Australia is at the forefront of bring-your-own-application (BYOA) adoption, according to a survey from Edge Strategies and LogMeIn. With 44 percent of companies implementing BYOA, Australia has surpassed the United States, which only had a 25 percent adoption rate.But does this mean Australian ITs are ready for BYOA?
Simply put, BYOA, or bring-your-own-application, is the use of third party apps for work. These consumer applications are commonly used by employees to do their jobs quicker and more effectively. Applications like these offer employees flexibility, which is one of the main motivations for using personal apps for work, even if they're not regulated by their company's IT department.That's the simple truth: Employees use personal apps for work because they are more convenient. It helps them get more work done in less time since they've become comfortable with them (after all, they also use apps like these for personal banking, social networking, etc.). They don't need to undergo training to learn how to use data storage and collaboration apps, which is what typically happens with company-issued applications.Another reason is that companies don't offer them enough options. Andy Farquharson, Vice President of LogMeIn Asia Pacific, said that because what current app companies provide can't answer their employees' needs, the latter resort to finding and using their own apps. For those companies that offer multiple sets of apps, the scheme may backfire. Employees may find them to be complicated and difficult to use. In the end, they default to what they already know: Third party applications.
Survey showed that 73 percent of companies here and in New Zealand have employee-introduced apps that are actively used at work. Most of these are cloud file sync and share apps like Google Drive and Dropbox. Two thirds of businesses have employees that use BYOA despite the fact that companies have existing IT solutions in place. Another survey results from research firm Telsyte found that employees continue to use personal apps even though their companies prohibit them from doing so.The quest for better productivity means Australians disregard company policies about using personal apps. The Telsyte survey, which involved 460 CIOs and ICT decision-makers, found that although 48 percent of companies ban the use of these apps for work, 14 percent admit that their employees still do it anyway. Only 34 percent actively enforce the rule.That doesn't mean, however, that enterprises do not see the potential benefits of BYOA. In fact, 27 percent of Australian companies do not force restrictions when it comes to apps use, and 25 percent have a catalogue of approved apps for employees to choose from. The report cited communications, project and task management, storage, and productivity apps like Skype, GoToMeeting, Evernote, Basecamp, iCloud, and QuickOffice are popular among users.Still, almost 80 percent of companies have no plan to officially support BYOA. That could mean enterprises miss out on opportunities because using personal apps for work has significant effects on productivity. By letting employees manage their own IT requirements, they also discover ways to innovate and accomplish work quicker and become more efficient.Telsyte analyst Rodney Gedda says that using personal apps for work is the new form of shadow IT. Unless companies find ways to properly manage the use of these third party applications, more and more people are going to access data through unsecured means. The numbers show that employees are not slowing down when it comes to BYOA and it's up to the organisations to rise up to the challenge.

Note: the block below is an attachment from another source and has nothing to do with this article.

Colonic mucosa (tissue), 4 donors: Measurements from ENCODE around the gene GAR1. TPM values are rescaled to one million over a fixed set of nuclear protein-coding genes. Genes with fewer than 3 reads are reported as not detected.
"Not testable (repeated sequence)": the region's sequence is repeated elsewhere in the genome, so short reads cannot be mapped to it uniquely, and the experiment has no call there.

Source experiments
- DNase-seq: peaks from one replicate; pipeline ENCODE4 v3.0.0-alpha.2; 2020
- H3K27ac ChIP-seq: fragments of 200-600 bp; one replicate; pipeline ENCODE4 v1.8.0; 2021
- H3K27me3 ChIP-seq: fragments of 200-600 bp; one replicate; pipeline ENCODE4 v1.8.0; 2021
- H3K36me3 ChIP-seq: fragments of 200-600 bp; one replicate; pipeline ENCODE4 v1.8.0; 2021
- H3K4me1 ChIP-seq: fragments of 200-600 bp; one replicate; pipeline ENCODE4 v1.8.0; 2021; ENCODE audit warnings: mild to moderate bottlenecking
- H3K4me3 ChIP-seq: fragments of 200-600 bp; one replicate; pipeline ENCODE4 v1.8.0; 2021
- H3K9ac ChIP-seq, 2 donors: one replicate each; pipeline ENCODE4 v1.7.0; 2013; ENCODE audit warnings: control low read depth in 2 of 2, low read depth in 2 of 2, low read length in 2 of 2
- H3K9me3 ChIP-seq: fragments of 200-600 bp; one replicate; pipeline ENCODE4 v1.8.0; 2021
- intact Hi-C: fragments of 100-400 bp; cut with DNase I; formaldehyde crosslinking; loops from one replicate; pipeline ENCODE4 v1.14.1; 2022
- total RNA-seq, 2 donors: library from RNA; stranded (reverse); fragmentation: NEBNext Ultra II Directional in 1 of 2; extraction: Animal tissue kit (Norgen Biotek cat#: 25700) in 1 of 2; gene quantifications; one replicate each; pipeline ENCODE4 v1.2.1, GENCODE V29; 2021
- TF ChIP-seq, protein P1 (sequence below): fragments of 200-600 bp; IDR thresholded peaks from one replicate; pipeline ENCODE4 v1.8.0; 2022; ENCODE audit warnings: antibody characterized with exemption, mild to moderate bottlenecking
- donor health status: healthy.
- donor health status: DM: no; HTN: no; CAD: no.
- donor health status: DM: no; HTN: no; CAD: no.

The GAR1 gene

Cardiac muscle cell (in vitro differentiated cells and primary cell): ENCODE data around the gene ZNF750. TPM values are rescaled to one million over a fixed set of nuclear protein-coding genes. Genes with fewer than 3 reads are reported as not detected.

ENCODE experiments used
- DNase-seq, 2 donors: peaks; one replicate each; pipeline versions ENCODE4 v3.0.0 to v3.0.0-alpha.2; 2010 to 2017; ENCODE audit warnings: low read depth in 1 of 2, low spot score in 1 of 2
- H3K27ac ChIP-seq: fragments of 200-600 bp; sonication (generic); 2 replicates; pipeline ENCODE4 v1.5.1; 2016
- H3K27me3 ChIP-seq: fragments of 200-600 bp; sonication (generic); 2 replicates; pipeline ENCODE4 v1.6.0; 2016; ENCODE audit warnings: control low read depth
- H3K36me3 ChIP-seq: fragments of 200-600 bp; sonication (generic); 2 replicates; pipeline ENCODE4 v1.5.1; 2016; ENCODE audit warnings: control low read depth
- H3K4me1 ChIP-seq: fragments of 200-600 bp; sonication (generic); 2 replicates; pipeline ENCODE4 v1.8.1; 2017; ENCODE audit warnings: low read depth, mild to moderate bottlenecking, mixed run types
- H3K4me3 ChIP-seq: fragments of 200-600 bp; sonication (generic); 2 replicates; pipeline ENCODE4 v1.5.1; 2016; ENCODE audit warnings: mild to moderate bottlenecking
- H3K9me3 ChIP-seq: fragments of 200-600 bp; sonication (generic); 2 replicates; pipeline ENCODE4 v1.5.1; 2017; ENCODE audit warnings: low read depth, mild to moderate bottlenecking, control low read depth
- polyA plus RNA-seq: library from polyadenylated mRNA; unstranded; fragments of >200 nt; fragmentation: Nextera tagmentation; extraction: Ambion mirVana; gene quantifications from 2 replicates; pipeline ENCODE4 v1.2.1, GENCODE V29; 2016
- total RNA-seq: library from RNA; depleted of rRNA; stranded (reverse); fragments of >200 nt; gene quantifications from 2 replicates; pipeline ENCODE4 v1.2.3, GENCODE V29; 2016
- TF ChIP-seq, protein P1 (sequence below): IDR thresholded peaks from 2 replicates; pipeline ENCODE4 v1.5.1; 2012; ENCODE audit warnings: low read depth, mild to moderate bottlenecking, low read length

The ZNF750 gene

Sadly, based on the figures, businesses are not yet ready for this emerging trend. The Telsyte survey found that only 20 percent of companies have concrete plans to embrace BYOA. Even with such a plan, IT departments face some tough challenges in order to accommodate this approach. First, they need to offer multiple set of apps so they can monitor the way employees use data. Second, the study conducted by LogMeIn and Edge Strategies found that there are actually seven times more apps being used in the workplace compared to what IT respondents say. Farquharson believes this is the biggest challenge for businesses and that they need to bridge that gap to get the most out of BYOA and avoid security risks.They need to listen to employees to come up with better solutions in enhancing productivity while still having some level of control to protect critical information. Implementing mobile device management strategies can help them prevent employees from bypassing IT policies without obstructing productivity and flexibility.Furthermore, just like BYOD (bring your own device) BYOA comes with some risks. Although it helps improve productivity, its very nature makes it susceptible to security risks. Employee-owned devices that run these apps are not necessarily monitored by your IT department, making BYOA a little scary. The lack of regulation can pave the way for security breaches, since most employees are less likely to think about how they're accessing critical company data when working outside the office. They'll connect to public Wi-Fi connections to send emails, download, upload, and share files, unaware that the data they transmit through unsecure networks is visible to everyone. As always, the cornerstone of any BYOA program should always be individual competence and education.